Minke is a young Javanese student, intelligent and sensitive, coming of age in nineteenth-century Indonesia. Struggling to find his place among the native colonized peoples and the Portuguese colonizers, he meets a beautiful young woman and her family who face the same challenges in different ways. Spoiler alert - the story does not end well, and I came face to face with the fact that European colonial powers could grind even the most gifted and promising native people into dust. 

Forever Ours by Janis Amatuzio, MD

The author is a contemporary forensic pathologist from the American Midwest, and in her profession, she uses autopsies and other clinical evidence to scientifically establish causes of local death. But her investigations also lead her into deep conversations with grieving families, and in this book she documents the dozens of stirring and inexplicable stories they have told her about the transition between life and death. This record fills me with hope, and I've begun the practice of sending copies of this book to friends and family who have recently lost loved ones. 

* * * * *

Read more about what I've been reading:

Wednesday, April 24, 2019

My Homemade Cookbook

"Recipes are important but only to a point. What's more important than recipes is how we think about food, and a good cookbook should open up a new way of doing just that."  -Michael Symon

"Organizing is what you do before you do something, so that when you do it, it is not all mixed up." -A. A. Milne

* * * * *

I like recipes.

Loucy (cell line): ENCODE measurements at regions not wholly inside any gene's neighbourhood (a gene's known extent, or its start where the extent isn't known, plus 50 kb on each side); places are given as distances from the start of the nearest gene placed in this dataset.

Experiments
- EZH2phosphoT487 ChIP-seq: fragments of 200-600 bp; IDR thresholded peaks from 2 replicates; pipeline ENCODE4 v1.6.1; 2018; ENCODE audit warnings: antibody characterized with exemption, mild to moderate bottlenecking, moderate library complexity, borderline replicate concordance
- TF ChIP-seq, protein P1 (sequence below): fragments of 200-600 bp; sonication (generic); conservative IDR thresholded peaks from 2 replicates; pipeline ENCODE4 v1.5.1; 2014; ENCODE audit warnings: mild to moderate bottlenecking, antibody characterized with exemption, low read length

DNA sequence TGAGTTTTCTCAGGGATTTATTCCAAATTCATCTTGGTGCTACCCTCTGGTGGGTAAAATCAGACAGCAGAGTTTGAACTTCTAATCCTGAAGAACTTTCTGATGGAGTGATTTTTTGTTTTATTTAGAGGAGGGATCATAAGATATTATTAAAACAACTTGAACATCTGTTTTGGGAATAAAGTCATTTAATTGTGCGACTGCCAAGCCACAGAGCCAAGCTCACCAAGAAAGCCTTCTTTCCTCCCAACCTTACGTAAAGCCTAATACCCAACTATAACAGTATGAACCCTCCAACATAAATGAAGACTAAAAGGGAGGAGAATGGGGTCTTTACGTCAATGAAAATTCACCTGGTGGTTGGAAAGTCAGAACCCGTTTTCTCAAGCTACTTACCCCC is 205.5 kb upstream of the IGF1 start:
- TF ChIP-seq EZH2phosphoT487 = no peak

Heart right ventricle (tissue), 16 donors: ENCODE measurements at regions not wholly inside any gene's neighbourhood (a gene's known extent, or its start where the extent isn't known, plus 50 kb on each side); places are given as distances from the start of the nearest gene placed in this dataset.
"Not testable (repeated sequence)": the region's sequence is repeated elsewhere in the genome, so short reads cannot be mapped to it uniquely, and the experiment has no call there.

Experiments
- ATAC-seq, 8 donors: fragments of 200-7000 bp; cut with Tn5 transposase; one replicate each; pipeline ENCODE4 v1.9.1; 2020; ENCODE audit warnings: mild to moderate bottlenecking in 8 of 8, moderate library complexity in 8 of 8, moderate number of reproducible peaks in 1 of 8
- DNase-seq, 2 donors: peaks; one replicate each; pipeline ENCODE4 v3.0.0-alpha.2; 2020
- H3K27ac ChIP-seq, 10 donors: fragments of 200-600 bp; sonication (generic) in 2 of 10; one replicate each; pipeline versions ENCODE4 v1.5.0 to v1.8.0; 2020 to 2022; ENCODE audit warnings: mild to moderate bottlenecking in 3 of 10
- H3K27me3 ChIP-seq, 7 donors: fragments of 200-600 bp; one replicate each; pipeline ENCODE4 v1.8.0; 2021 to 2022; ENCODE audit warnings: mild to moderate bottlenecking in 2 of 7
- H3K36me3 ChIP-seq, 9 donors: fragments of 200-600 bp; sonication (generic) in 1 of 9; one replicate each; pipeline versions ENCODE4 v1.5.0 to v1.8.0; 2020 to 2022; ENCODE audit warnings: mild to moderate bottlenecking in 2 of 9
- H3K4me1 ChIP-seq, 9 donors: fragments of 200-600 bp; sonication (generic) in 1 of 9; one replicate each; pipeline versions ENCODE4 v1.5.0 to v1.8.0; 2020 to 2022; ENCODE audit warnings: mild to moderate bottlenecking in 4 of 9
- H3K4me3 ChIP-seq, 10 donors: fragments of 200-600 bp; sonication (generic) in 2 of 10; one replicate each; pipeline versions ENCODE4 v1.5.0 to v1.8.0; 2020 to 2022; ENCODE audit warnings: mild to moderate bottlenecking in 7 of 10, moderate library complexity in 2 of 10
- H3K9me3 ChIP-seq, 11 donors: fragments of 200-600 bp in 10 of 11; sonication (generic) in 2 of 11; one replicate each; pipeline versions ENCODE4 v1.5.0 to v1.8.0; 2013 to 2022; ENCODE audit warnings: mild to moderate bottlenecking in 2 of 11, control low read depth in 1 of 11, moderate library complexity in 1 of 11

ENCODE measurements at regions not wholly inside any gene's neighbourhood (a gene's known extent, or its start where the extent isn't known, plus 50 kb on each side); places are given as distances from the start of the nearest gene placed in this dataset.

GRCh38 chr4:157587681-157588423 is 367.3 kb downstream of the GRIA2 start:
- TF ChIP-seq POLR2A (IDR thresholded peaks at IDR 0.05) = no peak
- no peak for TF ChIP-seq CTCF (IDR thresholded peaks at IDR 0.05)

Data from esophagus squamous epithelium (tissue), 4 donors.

I like to try my hand at cooking dishes that I normally eat only in restaurants. Pad Thai, I'm looking at you.

I like to take inventory of my fridge and then Google around to find a dish that will use up whatever leftover ingredients are accumulating. 

I like to experiment with new flavors and new combinations. 

Recipes not only inspire me, but when I strike culinary gold with a new dish, they give me a trail to follow for next time. 

However, the truth must be told that I rarely if ever follow a recipe with exact precision. From my formative experience as a teenage sous chef, I gained crazy confidence in my ability to wing it in the kitchen, and to this day, I fearlessly adapt and substitute my way through any recipe that crosses my path.

Just last night when making sauce for a pasta dish, I swapped out three ounces of cream cheese that I didn't have for my last triangular wedge of Laughing Cow and a healthy dollop of whipping cream. No one in the family was the wiser.and the finished product got rave reviews.

Still, other people's recipes give me a solid jumping off place for making my meals, and I collect them in many forms. I have 

a healthy collection of new and old cookbooks, 
two scrapbooks full of old school recipes clipped from magazines and newspapers,